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 By Jason Davis

The winners and losers of the 2015 MLS SuperDraft

Draft day in Philadelphia delivered plenty of surprises. MLS teams defied experts' expectations on numerous fronts as they selected from a group of young players emerging from the college ranks. Trades -- quite often a major part of the proceedings, regardless of the quality of the talent -- took something of a backseat in 2015. Clubs seemed intent on picking their player, regardless of when they picked or how that pick fit into the pre-draft predictions.

While time will only tell on the ability of the selections to contribute on the professional level, the day delivered enough evidence to declare a handful of winners and losers.

Winners

Nick Besler

Notre Dame midfielder Nick Besler naturally lives in his big brother's World Cup shadow. With his own professional career now underway, however, the younger Besler will have a chance to match all of Matt's accomplishments. Playing in Portland under Caleb Porter is the perfect arena to meet those goals. Porter's affinity for heady midfielders capable of passing the ball around the park makes the marriage with Besler ideal. Exiting Notre Dame, scouting reports on Besler declared him a first-round talent with a good sense of the game. If there's a coach who can maximize that potential, it's Porter.

Should Besler impress enough in training camp, he might even get immediate minutes for the Timbers; starting midfielder and team captain Will Johnson will miss the start of the season after breaking his leg last year.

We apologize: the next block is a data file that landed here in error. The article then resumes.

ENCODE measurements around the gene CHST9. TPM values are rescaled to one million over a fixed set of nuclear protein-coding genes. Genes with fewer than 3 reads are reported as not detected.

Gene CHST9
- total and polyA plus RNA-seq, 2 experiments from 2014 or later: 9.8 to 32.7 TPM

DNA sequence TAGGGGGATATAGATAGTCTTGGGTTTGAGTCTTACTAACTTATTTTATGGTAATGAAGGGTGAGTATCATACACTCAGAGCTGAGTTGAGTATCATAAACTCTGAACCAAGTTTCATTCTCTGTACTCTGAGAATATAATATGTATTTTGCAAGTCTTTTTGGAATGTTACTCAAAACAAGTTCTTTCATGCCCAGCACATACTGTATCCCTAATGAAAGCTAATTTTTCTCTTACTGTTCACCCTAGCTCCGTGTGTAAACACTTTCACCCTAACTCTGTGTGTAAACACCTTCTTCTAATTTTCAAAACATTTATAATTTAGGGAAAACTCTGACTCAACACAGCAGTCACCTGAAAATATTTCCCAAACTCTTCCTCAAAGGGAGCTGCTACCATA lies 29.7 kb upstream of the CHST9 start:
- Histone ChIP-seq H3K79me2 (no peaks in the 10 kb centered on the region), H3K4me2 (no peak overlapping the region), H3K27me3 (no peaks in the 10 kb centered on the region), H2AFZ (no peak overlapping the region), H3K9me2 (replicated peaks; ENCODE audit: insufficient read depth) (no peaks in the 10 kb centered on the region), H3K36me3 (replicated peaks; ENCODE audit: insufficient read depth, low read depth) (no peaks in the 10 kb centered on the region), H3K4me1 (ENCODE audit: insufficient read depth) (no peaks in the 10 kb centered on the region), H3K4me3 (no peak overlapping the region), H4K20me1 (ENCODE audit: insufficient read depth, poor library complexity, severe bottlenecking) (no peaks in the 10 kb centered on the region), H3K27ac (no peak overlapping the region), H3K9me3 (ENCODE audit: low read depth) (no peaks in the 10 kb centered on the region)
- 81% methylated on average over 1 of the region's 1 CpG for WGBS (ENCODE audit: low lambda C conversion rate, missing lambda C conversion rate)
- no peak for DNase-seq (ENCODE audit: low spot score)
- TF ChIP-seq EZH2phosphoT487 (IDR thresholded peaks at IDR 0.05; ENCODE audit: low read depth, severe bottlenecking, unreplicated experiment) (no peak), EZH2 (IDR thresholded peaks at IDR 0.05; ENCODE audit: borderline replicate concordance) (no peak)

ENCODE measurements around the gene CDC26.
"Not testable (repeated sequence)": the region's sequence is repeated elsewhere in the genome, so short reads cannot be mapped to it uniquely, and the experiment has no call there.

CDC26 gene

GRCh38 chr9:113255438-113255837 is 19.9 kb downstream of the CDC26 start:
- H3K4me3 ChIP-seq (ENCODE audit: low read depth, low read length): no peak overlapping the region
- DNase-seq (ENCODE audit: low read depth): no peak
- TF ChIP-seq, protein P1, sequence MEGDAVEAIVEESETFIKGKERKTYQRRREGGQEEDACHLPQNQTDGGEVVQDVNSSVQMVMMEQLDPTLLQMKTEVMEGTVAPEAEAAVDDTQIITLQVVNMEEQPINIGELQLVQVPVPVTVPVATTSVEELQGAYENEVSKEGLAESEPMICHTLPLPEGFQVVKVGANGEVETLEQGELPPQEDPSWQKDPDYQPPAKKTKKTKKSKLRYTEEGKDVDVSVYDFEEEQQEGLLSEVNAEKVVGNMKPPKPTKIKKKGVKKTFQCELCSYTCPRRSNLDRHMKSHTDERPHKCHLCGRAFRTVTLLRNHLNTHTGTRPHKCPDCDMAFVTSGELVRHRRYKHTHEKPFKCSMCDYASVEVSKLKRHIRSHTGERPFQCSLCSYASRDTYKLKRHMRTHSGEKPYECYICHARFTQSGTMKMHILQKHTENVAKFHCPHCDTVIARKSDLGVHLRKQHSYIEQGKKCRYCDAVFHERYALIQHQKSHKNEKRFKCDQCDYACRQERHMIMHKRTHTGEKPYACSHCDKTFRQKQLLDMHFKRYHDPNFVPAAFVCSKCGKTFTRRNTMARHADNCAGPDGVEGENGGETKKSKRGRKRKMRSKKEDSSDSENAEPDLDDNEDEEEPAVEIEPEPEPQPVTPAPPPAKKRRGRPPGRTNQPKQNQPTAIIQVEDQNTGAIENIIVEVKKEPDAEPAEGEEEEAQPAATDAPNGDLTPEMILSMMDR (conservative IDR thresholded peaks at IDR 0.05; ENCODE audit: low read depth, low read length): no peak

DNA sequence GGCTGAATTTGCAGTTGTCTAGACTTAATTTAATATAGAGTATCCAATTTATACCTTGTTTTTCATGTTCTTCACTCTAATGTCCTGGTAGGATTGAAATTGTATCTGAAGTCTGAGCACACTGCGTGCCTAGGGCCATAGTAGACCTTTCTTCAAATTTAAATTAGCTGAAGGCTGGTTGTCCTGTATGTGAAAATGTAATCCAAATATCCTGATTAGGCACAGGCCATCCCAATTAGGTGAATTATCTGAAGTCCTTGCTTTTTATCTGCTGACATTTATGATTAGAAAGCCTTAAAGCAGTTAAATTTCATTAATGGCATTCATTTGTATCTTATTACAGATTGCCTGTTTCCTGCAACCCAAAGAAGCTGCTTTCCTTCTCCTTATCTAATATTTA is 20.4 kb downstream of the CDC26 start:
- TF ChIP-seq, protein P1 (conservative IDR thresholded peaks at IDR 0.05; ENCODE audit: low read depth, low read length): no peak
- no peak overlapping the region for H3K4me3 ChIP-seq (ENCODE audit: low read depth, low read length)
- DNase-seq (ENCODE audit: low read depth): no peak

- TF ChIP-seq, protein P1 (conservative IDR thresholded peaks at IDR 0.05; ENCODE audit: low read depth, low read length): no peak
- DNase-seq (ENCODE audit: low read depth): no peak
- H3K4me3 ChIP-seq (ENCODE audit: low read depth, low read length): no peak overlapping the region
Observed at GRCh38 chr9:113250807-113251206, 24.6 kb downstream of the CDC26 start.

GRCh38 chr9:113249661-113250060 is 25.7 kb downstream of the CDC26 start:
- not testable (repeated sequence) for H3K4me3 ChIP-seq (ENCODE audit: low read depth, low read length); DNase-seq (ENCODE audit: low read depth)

Toronto FC

To be fair, it would have been difficult for TFC not to be a winner after two rounds of the draft. The Canadian outfit possessed three of the first 11 picks of the draft, ensuring that Toronto would pull some sort of talent out of the proceedings.

Toronto added Alex Bono, who is currently with the U.S. national team, with the sixth overall pick.

What they got was a defensive grab bag of sorts. At No. 6, TFC took Syracuse goalkeeper Alex Bono, one of the top players available and a consensus pro talent. At No. 9, Toronto surprised the room with an off-the-board pick, French full-back Clement Simonin from NC State. At No. 11, Greg Vanney & Co. grabbed Skylar Thomas, a towering center-back who played with Bono at Syracuse.

Though Simonin is a wild card according to most -- maybe TFC knows something most don't -- TFC acquired a top goalkeeping prospect and defensive depth in the first round of the SuperDraft. That's not bad.

New York Red Bulls

After a rough couple of weeks for Red Bulls fans, it must have felt good to get some positive news on draft day. Still smarting from the firing of Mike Petke, the Red Bulls faithful couldn't help but crack a smile when the Hermann Award winner, Leo Stolz of UCLA, fell to the New York team in the 18th draft position.

Stolz is an extremely talented midfielder, but he fell down the order for a reason. Rumors have swirled for months that the Munich native would return home to Germany to play his pro soccer rather than ply his trade in MLS. He still does not have a contract with the league.

But Jesse Marsch told reporters on Thursday that he expects Stolz to be a part of his team in 2015. If true, that's a coup for the Red Bulls.

Losers

Cristian Roldan